In fact, Ziva looked a little too shocked, but the thought slid away as Gibbs’ head turned, and the sallow hall light caught the gleam of Gibbs’ teeth as he ducked his head to write something on the pad he held.

Gibbs was smiling. At a crime scene. At the redheaded woman with the Code.

“And does it work?” That was Gibbs. Gibbs asking a banal question. And then he shifted his weight from one leg to the other, moved just enough, and Tim saw her face.

Pretty. She was pretty. Longish hair, like he remembered, and a little browner than red. More on the voluptuous side. Confident, but vulnerable. Sad, shocked, but unafraid.

She was smiling, too, just a small smile, a smile you might expect from someone who’d just had a dead man found in her bathroom, but that wasn’t it. Something was there, something else, filling the space between her and Gibbs.

“It works when you follow the rules,” she answered softly. The look she raised with her eyes wasn’t the one that meant you wish you had followed your own advice; it was the one that said you wish everyone else would.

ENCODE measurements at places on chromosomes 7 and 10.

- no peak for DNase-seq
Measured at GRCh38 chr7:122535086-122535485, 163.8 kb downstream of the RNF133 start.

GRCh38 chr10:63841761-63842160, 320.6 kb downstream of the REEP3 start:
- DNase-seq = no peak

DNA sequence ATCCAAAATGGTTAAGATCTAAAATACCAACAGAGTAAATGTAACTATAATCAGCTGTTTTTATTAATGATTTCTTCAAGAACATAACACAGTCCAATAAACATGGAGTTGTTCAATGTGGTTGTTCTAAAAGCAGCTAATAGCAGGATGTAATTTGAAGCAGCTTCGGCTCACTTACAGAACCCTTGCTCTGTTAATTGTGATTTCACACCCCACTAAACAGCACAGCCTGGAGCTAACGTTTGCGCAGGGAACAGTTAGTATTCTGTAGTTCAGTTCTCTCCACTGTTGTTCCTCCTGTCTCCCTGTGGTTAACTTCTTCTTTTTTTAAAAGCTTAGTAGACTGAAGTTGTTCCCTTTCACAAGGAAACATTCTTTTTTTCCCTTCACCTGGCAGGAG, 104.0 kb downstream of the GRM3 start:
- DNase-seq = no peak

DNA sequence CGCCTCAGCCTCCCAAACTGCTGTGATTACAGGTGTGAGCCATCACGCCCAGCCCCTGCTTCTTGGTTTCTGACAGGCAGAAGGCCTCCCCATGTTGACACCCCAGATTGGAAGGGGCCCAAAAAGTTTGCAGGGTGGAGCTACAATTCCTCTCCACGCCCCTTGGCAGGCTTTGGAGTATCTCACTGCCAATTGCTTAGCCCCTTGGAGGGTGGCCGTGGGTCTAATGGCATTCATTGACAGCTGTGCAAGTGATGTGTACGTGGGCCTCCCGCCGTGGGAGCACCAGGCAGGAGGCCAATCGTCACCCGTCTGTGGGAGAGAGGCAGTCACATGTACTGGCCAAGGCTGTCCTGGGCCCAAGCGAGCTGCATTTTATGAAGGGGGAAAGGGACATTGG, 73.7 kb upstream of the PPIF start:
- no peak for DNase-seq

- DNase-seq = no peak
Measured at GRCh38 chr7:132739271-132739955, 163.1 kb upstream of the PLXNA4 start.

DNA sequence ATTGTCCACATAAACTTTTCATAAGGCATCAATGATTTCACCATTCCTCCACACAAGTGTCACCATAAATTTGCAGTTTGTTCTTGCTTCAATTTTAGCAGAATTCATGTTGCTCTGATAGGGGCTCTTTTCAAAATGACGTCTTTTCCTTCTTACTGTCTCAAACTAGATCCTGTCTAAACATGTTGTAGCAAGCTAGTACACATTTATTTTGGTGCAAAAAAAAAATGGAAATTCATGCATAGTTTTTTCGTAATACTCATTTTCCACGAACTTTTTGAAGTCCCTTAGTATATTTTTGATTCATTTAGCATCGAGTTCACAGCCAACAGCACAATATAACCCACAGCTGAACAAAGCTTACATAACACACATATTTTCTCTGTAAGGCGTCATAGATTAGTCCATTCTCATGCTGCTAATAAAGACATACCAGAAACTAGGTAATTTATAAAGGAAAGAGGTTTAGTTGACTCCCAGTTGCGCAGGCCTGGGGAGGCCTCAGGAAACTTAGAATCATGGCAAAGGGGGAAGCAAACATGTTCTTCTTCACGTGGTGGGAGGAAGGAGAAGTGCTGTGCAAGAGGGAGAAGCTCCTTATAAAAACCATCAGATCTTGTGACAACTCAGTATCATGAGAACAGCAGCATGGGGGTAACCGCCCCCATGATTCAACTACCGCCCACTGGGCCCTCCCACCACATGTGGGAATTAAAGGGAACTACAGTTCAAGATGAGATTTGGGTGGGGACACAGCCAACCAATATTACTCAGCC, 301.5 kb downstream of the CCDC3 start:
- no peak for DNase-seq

And then Jimmy Palmer pushed a gurney into the hall and broke the spell.

“What do you mean, ‘he smiled at her’?” came Tony’s harsh whisper.

Abby watched Ziva glance guiltily at the closed door behind her and pretend she hadn’t heard Tony, whom she’d apparently deigned unworthy of a firsthand accounting of the scoop. That reminded her. Something smelled odd in here, which wasn’t odd in itself. Not in her lab. But the smell itself was odd. Not something she’d smelled before.